Dismiss Notice
Join Physics Forums Today!
The friendliest, high quality science and math community on the planet! Everyone who loves science is here!

Hi,I was looking at the way variance is calcullated. Let us say V

  1. Sep 3, 2012 #1
    Hi,

    I was looking at the way variance is calcullated. Let us say V represents variance, then

    V = average of the sum of squares of the difference between Xi and the mean (μ)

    What I do not understand is why square the difference? By squaring are we not magnifying the difference by many folds?

    If squaring is only to prevent canceling of negative and positive differences, then we can instead average the sum of modulus of the difference between Xi and the mean (μ), which I believe is an accurate representation, i.e.

    V = (Ʃ|Xi-μ|)/N


    Am I missing something here or my understanding is wrong about variance?

    Thanks,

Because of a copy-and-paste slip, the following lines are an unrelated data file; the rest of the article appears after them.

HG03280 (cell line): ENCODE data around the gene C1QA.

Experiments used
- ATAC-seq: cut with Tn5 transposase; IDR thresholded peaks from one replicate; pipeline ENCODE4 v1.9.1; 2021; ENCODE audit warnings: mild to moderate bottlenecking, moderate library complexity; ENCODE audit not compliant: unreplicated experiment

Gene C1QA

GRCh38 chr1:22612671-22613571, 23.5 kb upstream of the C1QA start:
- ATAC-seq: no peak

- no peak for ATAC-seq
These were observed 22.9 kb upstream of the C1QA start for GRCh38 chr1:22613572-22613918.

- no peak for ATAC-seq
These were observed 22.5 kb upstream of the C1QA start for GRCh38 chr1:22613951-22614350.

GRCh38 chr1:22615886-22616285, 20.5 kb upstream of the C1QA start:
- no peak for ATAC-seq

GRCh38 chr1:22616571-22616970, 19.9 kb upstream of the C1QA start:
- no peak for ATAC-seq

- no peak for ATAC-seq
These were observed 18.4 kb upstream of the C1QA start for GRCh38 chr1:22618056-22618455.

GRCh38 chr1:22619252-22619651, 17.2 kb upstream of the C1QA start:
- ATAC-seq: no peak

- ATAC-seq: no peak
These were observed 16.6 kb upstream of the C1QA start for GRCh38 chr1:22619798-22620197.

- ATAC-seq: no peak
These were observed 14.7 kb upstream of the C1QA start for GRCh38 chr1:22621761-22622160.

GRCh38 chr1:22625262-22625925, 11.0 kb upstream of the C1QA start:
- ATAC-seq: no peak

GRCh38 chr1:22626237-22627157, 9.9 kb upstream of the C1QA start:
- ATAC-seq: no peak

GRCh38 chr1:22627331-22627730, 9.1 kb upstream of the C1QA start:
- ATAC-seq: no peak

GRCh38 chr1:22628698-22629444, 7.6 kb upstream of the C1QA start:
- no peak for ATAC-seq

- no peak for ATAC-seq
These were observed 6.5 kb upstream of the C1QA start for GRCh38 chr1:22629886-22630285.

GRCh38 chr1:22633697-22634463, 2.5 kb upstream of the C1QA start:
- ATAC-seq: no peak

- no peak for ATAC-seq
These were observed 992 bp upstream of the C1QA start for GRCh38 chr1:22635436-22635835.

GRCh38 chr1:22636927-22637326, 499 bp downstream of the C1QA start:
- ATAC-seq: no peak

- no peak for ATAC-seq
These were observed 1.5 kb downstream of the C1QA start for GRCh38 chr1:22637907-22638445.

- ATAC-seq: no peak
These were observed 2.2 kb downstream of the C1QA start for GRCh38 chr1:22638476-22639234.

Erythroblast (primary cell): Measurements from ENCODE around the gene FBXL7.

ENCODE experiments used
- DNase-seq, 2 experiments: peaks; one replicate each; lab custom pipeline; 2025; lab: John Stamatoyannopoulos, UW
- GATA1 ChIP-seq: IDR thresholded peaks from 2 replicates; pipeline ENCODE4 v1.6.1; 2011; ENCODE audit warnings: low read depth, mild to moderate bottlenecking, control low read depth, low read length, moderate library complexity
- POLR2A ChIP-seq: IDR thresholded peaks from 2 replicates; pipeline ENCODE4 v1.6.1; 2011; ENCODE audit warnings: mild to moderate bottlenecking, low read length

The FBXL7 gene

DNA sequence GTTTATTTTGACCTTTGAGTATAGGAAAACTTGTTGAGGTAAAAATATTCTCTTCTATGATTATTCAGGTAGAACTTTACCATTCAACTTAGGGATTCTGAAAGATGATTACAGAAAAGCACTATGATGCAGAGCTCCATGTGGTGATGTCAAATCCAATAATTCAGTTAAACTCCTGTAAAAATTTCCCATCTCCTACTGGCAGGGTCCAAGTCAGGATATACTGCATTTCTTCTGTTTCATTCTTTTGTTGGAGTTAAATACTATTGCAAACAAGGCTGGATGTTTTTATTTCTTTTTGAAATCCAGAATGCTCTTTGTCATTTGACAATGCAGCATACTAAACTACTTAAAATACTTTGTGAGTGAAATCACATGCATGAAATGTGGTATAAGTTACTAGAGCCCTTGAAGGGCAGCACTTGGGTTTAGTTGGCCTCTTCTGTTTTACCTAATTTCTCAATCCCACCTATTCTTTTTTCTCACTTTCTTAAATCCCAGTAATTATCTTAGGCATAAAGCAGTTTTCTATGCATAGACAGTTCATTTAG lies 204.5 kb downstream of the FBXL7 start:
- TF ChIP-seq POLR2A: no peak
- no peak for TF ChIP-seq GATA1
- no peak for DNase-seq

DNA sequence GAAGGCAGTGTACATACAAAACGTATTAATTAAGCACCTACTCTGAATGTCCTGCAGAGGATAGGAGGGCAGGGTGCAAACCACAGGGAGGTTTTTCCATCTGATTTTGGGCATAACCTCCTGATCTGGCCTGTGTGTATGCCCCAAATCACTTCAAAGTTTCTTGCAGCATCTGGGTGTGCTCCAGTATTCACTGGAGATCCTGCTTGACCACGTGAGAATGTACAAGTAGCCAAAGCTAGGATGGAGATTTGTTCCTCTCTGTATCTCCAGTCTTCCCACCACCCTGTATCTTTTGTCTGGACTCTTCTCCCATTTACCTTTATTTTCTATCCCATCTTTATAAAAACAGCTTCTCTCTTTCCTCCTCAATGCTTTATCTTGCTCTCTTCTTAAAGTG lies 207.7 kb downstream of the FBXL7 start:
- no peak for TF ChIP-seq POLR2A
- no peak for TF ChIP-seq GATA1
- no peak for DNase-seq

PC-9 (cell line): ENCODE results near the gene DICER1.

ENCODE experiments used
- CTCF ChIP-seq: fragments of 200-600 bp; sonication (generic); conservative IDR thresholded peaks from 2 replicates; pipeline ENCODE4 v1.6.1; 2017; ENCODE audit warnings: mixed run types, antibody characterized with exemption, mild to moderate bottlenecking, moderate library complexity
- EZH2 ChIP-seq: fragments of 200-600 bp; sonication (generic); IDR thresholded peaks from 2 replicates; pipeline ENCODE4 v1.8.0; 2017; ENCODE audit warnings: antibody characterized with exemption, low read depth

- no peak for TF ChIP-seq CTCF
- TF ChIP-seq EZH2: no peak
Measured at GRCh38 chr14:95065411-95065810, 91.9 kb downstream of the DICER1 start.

Santosh
     
  2. jcsd
  3. Sep 3, 2012 #2
    Re: Variance

    Squaring the deviation emphasizes larger differences. Additionally, for a normal distribution, 68% of values lie with 1 standard deviation of the mean, 95% of values lie within 2 standard deviations of the mean, and 99.7% of the values lie within 3 standard deviations of the mean. For some reason, this only seems to work if we use squared deviations as part of our definition of variance.
     
Know someone interested in this topic? Share this thread via Reddit, Google+, Twitter, or Facebook




Similar Discussions: Hi,I was looking at the way variance is calcullated. Let us say V
Loading...